July 8, 2013

Marketing Secrets for Tech Entrepreneurs

saigon barcamp july 2013

Yesterday I presented at Barcamp Saigon, the technology “unconference.”  There were over 1,500 attendees.  It was an honor that my presentation “Marketing Secrets for Tech Entrepreneurs” was selected “Best of the Day” by popular vote.

Several people asked for it, so here it is:

Here’s the text of the talk:

Hi everyone.  Wow, it’s great to be here surrounded by so many people who are passionate about technology.

I’m Chris Harvey.  I’ve been in the Internet business since 1999 — working at Yahoo, AOL and then running VietnamWorks for 6 years, from 2006 to 2012.

My guess is there are a lot of people in this room who have started — or who want to start — technology companies in Vietnam.  Creating a great technology product, website or mobile app is tough, sure.  I used to think that creating a great product was enough.  But I’ve found over my career that creating a great product is just the beginning.  The really hard part is convincing hundreds, or thousands, or tens of thousands, of people to buy your product — that is the most challenging thing.  And being able to do THAT is what separates successful tech companies from the tech companies that no one remembers.  After all, companies only fail for one reason and one reason only — does anyone know?  That’s right — they don’t have enough sales.

Today, you all get to benefit from my “kinh nghiem xuong mau” — you get the “kinh nghiem” without the “xuong mau.”  I’m going to share with you the top 4 lessons I’ve learned about how to market a technology product.  These are proven and practical tips that you can use to make sure that your great product becomes a HIGHLY SOLD product and your business becomes highly profitable.

Number One – Solve a Problem

I have news for you.  People don’t buy your product because they think you’re a nice guy (well, maybe your mother does).  The only way people will give you their hard-earned money is if you add value to them by solving a problem they have.

Think about it — every buying decision you make is to solve a problem.  Buy clothes? Because going outside without clothes is a problem, for most people.  A computer?  You need a way to get on Facebook or send email.  Everything you buy solves a problem for you.

A lot of technology people love technology.  They love it so much that they forget that their purpose is to solve problems.  Nobody will buy your product because it’s cool.  They will only buy it because it solves a problem for them.

Your job is to be SUPER CLEAR on what problem you are solving BEFORE YOU EVEN BEGIN TO DEVELOP YOUR TECHNOLOGY.

Not only be clear on the problem, but make sure it’s a problem that that is painful if it left unsolved or not solved well.   But solving a painful problem is not enough — you must make sure your way of solving the problem is best.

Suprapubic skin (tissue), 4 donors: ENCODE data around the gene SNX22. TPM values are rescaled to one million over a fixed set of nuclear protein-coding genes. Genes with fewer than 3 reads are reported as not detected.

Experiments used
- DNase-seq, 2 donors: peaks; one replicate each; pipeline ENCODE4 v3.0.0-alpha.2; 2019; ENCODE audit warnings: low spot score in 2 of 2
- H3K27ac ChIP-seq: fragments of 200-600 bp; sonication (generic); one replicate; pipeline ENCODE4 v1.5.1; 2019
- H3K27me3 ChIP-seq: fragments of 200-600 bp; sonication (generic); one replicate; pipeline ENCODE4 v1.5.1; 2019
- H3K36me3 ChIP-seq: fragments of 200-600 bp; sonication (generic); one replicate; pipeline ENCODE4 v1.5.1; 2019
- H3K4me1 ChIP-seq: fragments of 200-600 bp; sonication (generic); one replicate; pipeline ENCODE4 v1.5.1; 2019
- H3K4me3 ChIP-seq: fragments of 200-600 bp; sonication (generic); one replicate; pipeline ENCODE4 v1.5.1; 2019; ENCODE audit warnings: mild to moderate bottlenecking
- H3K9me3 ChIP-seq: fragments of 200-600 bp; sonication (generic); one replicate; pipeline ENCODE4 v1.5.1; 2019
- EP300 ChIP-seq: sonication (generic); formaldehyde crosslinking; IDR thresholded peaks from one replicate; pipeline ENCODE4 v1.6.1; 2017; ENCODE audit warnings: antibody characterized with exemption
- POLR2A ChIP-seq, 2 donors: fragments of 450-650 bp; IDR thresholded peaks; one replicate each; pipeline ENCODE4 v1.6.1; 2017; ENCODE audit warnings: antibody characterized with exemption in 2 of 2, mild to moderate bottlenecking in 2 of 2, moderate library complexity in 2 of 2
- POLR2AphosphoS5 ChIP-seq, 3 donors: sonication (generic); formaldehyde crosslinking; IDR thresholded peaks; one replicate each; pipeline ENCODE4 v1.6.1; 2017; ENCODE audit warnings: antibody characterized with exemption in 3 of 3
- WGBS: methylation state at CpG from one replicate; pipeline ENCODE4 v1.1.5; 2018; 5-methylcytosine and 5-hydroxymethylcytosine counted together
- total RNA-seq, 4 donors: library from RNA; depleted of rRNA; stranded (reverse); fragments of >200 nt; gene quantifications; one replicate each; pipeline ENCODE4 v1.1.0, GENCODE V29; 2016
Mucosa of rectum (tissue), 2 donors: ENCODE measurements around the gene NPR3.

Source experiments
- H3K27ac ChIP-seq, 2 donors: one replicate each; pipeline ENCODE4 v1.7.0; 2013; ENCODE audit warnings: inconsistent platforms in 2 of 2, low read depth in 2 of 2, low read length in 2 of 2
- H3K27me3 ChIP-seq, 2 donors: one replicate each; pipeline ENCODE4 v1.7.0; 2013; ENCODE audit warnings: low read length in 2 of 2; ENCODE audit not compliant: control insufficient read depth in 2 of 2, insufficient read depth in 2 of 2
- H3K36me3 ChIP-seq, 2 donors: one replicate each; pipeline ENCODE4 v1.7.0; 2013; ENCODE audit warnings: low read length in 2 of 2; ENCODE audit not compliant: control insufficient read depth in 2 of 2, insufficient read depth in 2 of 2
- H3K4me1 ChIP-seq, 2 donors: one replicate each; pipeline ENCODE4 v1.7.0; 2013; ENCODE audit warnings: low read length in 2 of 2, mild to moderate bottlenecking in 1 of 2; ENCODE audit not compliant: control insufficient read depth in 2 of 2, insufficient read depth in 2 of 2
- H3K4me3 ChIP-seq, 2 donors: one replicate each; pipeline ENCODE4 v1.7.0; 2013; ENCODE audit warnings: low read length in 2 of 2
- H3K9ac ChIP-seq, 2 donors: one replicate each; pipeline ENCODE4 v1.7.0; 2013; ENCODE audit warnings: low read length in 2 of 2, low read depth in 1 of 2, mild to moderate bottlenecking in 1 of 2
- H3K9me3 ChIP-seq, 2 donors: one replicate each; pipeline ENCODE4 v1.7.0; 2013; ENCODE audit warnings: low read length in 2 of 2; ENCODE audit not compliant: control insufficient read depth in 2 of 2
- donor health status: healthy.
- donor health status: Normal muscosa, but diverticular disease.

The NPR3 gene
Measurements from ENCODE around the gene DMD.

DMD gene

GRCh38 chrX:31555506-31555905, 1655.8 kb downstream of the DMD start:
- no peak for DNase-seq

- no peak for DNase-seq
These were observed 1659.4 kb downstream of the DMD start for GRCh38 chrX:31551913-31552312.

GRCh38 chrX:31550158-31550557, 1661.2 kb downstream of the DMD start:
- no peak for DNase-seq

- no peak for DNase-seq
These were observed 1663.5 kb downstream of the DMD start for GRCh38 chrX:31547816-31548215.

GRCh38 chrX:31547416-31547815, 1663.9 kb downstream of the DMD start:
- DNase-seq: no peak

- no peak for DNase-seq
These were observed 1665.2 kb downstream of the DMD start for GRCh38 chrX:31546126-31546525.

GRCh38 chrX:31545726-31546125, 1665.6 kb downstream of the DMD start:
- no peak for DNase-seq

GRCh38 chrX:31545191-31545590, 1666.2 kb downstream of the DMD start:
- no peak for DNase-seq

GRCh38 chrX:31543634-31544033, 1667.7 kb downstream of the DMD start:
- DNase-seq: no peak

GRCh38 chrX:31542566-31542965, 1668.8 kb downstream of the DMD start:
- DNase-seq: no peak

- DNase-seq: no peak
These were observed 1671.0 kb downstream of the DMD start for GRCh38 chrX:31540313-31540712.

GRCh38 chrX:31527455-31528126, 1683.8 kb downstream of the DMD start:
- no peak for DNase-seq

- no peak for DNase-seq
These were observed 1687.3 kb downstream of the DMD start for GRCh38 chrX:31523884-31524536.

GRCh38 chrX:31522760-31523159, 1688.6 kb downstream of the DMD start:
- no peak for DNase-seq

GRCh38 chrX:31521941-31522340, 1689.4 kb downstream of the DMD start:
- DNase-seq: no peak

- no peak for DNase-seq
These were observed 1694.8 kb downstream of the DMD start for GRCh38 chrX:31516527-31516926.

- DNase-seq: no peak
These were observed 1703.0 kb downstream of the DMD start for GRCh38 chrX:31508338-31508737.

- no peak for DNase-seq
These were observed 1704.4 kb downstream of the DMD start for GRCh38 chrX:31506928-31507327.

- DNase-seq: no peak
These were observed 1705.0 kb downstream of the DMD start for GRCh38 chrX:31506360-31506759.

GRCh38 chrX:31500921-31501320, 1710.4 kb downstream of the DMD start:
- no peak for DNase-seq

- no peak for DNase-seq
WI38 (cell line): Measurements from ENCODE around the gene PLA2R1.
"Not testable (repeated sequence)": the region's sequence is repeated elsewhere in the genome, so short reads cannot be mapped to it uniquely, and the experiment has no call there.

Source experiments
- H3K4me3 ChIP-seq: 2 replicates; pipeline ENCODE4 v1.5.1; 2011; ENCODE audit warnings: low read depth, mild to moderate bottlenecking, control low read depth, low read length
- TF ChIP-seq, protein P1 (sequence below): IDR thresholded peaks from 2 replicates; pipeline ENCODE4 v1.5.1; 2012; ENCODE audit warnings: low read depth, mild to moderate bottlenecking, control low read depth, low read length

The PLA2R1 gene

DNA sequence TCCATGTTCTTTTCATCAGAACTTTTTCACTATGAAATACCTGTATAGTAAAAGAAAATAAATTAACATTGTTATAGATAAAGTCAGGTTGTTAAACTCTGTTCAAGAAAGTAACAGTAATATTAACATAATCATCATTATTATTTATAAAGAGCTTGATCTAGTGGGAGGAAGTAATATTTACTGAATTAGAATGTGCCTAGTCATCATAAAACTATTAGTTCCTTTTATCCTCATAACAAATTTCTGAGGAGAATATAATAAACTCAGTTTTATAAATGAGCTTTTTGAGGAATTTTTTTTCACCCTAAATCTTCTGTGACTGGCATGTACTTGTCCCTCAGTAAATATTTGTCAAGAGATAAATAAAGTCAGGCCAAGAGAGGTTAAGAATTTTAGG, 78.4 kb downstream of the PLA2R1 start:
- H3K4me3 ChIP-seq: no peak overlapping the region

If I created a technology for making puddles of dirty rainwater on the street drinkable, does that solve a painful problem?  Yes, people will die if they don’t drink water.  But it’s a problem that is already solved quite well because we have other, simpler ways to get water.

I love rolling luggage.  It solves a painful problem for me.  [see pic]

Anyone have a business here?  What problem are you solving?

If you can’t explain in one or two sentences what problem you’re solving, then you don’t know what you’re doing and you don’t have a business.

Number Two – Focus on the Problem First, then the Product

Have you ever heard the idiom, “Don’t put the cart before the horse?”  It means that the horse must be in front because the horse pulls the cart.  The cart doesn’t pull the horse.

It’s the same with the problem and the product.  The problem pulls and defines the product.  It doesn’t make sense to develop a product before you have a clear idea of the problem you’re solving.

When you have a clear idea about your problem, you can begin designing your product.

I think Keewi is a great example of this.  Anyone here from Keewi?  Keewi began by solving a problem that, really, didn’t need to be solved.  It provided a presence detection and communication app to find and chat with other people at a conference.  Hashtags on Twitter solve that problem pretty well already, and it’s free to organizers with no setup cost.  The business didn’t go anywhere.

Then Keewi pivoted to ticketing for events.  Now, there is a painful problem for event organizers!

Last year I was doing some consulting for a property listings website.  I asked the director what they sold.  He began listing all their products — banners, special listings etc.  He was wrong — that wasn’t what they sold AT ALL.  They sold “help me to sell my property” — that’s what their customers really cared about.

Number Three – Compete on Value, Not on Price